Laska begins first-of-its-kind study exploring college student food insecurity

									Charlie Plain |
																			July 29, 2019
					

Food insecurity, or lack of reliable access to sufficient quantities of affordable, nutritious, and culturally appropriate food for all people at all times, has been a national concern for many years but has only recently gained attention as a significant concern on college campuses. Recent research shows the average rate of campus food insecurity is 35-42 percent, which means one in every two-to-three college students lacks enough food to eat.

Professor Melissa Laska

“College food insecurity has been linked with adverse health and academic outcomes for students, including difficulty concentrating in class, lower grade point average, and higher deferment rates,” says Melissa Laska, a professor in the School of Public Health.

Post-secondary institutions across the U.S. are struggling to understand the scope and nature of the rising campus food insecurity crisis and to find ways to address it. To bring clarity to the problem, Laska is leading a study to fill key knowledge gaps around college hunger and provide formative research needed to develop and evaluate evidence-based policies and interventions for campus hunger relief in the future. The research is being funded by Grand Challenges grant from the University of Minnesota.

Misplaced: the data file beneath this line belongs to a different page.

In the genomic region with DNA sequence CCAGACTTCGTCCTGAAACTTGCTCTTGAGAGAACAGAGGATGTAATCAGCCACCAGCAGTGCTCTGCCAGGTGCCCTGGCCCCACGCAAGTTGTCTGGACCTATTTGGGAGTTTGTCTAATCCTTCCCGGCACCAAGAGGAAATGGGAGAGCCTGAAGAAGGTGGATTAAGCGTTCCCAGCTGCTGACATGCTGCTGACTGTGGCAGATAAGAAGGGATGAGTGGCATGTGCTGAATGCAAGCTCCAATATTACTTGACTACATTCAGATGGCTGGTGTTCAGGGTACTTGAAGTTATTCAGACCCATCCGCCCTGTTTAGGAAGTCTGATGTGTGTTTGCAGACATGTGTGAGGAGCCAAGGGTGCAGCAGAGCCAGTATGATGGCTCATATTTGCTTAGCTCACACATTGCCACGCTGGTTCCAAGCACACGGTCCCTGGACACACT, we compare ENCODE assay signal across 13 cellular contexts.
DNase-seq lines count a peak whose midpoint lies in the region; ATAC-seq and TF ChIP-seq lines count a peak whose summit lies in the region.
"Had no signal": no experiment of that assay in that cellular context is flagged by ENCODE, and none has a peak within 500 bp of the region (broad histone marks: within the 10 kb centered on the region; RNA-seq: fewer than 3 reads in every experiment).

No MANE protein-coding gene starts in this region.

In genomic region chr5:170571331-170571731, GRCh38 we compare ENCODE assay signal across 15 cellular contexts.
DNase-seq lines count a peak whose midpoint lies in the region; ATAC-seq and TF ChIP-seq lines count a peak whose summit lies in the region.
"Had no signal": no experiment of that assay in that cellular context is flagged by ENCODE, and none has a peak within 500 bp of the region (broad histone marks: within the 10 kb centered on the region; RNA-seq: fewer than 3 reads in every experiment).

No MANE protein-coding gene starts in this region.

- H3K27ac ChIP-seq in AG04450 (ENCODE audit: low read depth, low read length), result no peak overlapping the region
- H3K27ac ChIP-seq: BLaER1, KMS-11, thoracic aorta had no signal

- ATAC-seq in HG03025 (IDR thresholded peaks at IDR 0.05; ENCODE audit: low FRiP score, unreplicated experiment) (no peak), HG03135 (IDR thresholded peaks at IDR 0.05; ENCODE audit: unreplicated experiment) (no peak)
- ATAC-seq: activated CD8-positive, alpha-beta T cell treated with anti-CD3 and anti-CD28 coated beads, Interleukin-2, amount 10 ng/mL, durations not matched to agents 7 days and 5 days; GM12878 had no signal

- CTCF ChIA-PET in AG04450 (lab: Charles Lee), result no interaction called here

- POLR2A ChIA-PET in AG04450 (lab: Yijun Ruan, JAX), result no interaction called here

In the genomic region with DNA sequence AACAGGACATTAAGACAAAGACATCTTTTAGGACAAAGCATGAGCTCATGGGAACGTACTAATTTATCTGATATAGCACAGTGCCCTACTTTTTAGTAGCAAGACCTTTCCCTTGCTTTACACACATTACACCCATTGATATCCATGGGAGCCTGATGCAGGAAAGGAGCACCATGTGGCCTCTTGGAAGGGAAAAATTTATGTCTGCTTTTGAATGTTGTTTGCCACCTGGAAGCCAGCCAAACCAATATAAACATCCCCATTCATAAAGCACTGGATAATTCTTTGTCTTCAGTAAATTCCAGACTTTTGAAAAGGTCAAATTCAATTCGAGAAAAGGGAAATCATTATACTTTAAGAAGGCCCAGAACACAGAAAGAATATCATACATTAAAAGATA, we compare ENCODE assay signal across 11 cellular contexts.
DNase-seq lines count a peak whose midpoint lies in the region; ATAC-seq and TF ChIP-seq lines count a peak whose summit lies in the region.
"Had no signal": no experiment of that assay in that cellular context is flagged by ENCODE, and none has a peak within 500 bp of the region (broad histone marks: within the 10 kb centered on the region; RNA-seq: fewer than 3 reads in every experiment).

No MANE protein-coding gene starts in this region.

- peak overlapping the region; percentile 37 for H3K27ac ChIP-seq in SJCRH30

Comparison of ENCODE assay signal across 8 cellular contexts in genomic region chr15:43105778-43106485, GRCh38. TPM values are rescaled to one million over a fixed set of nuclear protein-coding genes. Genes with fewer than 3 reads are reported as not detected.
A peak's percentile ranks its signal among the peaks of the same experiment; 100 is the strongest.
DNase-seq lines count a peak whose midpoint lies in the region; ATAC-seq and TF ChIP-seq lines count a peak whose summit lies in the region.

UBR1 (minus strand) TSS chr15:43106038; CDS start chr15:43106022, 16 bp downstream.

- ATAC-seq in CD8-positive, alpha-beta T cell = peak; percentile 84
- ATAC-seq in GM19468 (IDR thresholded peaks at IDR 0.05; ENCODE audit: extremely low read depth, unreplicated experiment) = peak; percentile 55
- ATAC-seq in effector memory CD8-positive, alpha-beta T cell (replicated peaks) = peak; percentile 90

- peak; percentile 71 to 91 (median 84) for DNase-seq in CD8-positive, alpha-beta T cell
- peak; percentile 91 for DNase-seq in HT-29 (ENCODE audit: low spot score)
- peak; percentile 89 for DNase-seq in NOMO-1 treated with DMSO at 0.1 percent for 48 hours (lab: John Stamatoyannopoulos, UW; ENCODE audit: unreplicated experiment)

This research is the first robust mixed methods study of its kind on college food insecurity, health, and well-being. The study will include data from the only large-scale surveillance system with data on food insecurity, along with demographics and comprehensive indicators of health, well-being and academic achievement among students at 2- and 4-year colleges. Interviews with college students, staff, and administrators will be included as well.

Laska plans to answer many key questions through her study, including:

  • Who is most affected by food insecurity in college settings?
  • How is food insecurity associated with health, well-being, and educational achievement? 
  • How do institutional factors influence ability and/or readiness of college officials to initiate campus hunger relief efforts? 
  • How can we effectively build a multi-faceted network of stakeholders, including faculty, administrators, staff, students, and hunger relief agencies, across campuses to ultimately develop and evaluate promising strategies addressing the underlying causes of hunger? 

“Our team is deeply dedicated to the notion that no young people should have to choose between their pursuit of higher education and feeding themselves,” says Laska. “We are committed to identifying evidence-based, scalable strategies that institutions can employ to make this a reality.”

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